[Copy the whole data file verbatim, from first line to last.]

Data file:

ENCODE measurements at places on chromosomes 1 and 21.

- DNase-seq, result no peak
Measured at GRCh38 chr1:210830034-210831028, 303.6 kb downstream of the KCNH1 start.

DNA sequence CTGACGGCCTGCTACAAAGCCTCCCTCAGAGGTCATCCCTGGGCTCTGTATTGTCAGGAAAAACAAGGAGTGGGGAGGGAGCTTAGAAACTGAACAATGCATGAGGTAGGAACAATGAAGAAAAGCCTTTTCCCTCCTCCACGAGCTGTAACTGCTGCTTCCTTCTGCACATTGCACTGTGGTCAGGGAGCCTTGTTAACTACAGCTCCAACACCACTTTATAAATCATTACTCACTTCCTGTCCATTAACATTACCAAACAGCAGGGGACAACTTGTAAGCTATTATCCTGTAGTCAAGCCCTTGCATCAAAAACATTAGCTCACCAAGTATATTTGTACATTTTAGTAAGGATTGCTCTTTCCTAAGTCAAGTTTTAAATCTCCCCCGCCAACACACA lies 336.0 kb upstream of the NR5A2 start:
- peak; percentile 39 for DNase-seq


ENCODE measurements at places on chromosomes 1 and 21.

- DNase-seq, result no peak
Measured at GRCh38 chr1:210830034-210831028, 303.6 kb downstream of the KCNH1 start.

DNA sequence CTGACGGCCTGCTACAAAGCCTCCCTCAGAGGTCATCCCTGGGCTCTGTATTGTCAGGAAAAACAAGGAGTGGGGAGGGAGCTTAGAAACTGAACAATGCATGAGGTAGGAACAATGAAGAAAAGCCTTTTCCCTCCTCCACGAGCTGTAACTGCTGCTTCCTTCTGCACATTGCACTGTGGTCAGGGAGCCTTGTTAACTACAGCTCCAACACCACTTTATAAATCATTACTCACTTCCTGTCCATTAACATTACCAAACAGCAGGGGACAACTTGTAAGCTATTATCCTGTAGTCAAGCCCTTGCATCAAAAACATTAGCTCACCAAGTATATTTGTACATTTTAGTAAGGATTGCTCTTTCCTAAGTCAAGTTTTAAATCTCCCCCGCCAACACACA lies 336.0 kb upstream of the NR5A2 start:
- peak; percentile 39 for DNase-seq